The title Morvern Callar may sound like an Edward Gorey book or a job designation for telephone solicitors, but it's actually a name -- pronounced (roughly) "Mawvin Calla" (like the lily). Although some sources claim that "morvern callar" is Scots for "quieter silence," the words don't show up in online Scots dictionaries. (Yup, there are some.) In any case, that wouldn't be inappropriate, since the heroine of this new film from writer-director Lynne Ramsay (Ratcatcher) rarely speaks -- and even then not for long.
Morvern (Samantha Morton) is an apparently average woman in her early twenties who works in a supermarket in a small Scottish town. When we first see her, she is lying next to her boyfriend, gently caressing him, the lights on their Christmas tree blinking sweetly. It takes a few moments before we realize that her touch is wasted on him; he's dead.
While she has been off at work, checking out, he has been really checking out. He has left his presents to her under the tree -- a leather jacket, a cigarette lighter and a mix tape he's made her, which serves as the film's soundtrack -- and then committed a bloody but relatively neat suicide. We never really know why, in part because Morvern herself doesn't seem to spend much time wondering. His farewell note on his computer says, "Sorry, Morvern. Don't try to understand, it just felt like the right thing to do I love you. Be brave." Inside the preceding ellipsis are instructions to use the money in his bank account for his funeral and, more crucially, to print out his novel and send it off to publishers. "I wrote it for you."
At first, Morvern seems, quite understandably, in a state of shock: Rather than shriek or call the cops, she lights a cigarette, goes out partying, goes to work, generally carrying on as though nothing has happened.
But we soon realize that she's not in shock, really: This is just the way she is. Working at a dead-end job in a dead-end little town, she doesn't have much worthwhile in her life except her now (literally) dead-end relationship -- which, we learn, might not have been so worthwhile either. Morvern is sleepwalking through her life, because there don't seem to be many options.
After a few days of his corpse just lying there, she gets around to disposing of it, while telling her best friend, Lanna (Kathleen McDermott), that he merely left her and went away to a foreign land forever. As for his novel, she does exactly what he asked for in his note, though clearly not what he intended. "Be brave" and "I wrote it for you," taken together, give Morvern the perfect way to strike back at him for what he's done, while carrying out his wishes: That is, she's brave enough to delete his name from the manuscript and replace it with her own. Likewise, she's brave enough to bury him herself and pocket the funeral money.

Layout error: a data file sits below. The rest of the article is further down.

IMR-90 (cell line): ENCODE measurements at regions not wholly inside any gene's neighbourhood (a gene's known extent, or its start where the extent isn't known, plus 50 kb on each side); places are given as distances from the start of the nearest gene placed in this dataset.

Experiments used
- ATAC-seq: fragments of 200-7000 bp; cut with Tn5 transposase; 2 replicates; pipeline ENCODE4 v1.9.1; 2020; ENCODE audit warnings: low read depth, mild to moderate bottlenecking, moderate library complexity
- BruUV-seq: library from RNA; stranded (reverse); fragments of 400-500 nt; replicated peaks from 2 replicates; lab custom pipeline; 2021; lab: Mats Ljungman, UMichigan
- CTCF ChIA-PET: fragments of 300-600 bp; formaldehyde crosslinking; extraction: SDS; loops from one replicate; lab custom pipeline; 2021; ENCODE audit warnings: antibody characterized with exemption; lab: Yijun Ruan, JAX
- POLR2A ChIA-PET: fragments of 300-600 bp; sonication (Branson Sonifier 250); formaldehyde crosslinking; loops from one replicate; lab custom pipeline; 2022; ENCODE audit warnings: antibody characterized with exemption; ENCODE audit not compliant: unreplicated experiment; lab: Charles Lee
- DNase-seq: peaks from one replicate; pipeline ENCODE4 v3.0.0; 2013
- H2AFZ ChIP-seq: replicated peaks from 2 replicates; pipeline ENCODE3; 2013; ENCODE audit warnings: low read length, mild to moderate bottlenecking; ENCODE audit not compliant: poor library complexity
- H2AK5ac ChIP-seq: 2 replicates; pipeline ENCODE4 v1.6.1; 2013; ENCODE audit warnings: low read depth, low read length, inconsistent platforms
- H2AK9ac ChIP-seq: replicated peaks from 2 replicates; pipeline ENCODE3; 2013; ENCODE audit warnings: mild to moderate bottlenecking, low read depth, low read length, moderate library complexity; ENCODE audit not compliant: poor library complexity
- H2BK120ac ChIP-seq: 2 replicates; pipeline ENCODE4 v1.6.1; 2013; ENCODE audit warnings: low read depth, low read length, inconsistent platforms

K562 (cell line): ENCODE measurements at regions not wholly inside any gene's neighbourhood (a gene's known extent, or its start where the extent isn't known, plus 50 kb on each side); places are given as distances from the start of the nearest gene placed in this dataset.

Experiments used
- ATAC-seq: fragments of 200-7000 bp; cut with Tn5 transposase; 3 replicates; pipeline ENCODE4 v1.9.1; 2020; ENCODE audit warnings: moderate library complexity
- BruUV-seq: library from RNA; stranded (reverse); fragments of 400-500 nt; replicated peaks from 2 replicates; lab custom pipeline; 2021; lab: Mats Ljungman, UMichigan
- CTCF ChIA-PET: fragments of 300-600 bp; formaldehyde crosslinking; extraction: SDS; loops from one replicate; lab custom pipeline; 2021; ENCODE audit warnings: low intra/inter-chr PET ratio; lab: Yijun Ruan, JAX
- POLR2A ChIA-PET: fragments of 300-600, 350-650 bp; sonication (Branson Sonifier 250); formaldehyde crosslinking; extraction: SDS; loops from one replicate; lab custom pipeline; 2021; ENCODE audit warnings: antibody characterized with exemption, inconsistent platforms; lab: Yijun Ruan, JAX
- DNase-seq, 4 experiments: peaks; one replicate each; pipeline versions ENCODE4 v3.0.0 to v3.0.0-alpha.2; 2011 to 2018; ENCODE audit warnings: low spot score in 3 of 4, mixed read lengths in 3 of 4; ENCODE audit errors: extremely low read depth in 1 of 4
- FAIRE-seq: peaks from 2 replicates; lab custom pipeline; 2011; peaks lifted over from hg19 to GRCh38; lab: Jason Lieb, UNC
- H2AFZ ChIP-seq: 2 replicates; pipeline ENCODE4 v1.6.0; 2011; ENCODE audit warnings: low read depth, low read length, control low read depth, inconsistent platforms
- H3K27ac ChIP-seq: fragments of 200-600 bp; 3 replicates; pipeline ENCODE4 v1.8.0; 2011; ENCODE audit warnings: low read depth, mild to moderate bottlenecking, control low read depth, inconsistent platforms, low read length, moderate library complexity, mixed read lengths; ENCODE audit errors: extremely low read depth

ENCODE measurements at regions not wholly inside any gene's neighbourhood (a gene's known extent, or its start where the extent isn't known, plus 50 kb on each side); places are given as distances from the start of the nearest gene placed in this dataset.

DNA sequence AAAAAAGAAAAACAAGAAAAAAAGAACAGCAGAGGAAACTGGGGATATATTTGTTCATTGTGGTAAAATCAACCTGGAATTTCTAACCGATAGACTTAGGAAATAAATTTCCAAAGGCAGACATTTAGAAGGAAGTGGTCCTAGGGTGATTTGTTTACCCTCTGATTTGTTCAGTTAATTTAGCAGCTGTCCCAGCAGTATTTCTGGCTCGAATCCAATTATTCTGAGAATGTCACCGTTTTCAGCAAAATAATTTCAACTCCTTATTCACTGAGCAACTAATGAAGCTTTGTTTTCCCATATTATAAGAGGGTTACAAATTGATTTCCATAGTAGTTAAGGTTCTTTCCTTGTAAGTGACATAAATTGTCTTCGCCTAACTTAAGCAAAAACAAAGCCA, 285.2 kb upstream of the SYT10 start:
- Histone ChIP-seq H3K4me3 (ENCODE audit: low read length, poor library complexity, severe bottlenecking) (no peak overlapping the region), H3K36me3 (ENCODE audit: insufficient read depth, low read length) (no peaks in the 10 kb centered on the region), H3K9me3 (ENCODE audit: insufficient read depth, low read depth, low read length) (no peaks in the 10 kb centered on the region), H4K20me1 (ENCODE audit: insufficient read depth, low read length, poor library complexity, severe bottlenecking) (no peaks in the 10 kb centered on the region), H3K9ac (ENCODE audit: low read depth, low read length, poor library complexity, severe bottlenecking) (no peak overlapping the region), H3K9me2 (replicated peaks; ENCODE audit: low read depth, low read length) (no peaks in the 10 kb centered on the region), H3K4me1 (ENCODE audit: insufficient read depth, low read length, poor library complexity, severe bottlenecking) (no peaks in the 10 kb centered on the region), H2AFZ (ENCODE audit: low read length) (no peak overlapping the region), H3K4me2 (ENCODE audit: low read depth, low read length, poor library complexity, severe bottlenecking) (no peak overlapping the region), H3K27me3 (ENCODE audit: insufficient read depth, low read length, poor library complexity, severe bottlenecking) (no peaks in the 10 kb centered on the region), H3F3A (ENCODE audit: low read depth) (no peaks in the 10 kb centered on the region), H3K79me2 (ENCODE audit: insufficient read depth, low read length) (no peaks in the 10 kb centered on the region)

This nest egg gives her the means to at least temporarily break her life's bleak trajectory. She heads off for a Spanish vacation with Lanna, while trying to figure out what to do next.
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At least we can project that she's trying to figure it out. One of the glories of the film is that Ramsay keeps us rigorously to Morvern's point of view without ever being explicit about what's going on in her head.
It's up to Morton to make Morvern real, without ever compromising the character, who herself would never think to spill her guts, even to Lanna. As with the deaf-mute girl she played in Woody Allen's Sweet and Lowdown and her cosseted "precog" in Steven Spielberg's Minority Report, Morton uses her face and her body language to bring us Morvern's soul, even though the character is almost completely deadpan. Morvern may be totally inexpressive, but Morton isn't. (That's why they call it "acting.")
In the Scotland scenes, the movie feels like it might turn into social realism at any moment, but in Spain the tone tilts into something a little more fantastical. Part of Morvern's task in Spain is to rid herself of restrictive bonds to her boyfriend. While she keeps his Christmas presents -- most important, the tape -- and even steals his identity vis-à-vis his book, the lighter stops working at a crucial moment. The spark has gone out she's no longer carrying a torch he's officially an old flame.
This happens shortly after a pivotal scene that has an unexplained, but monumental, effect on Morvern. On a first viewing, it's natural to take this sequence at face value, but second time through, one can perceive the possibility that it's an apparition or a dream. Who knows? By then, we are so deeply within Morvern's perspective that we can't tell.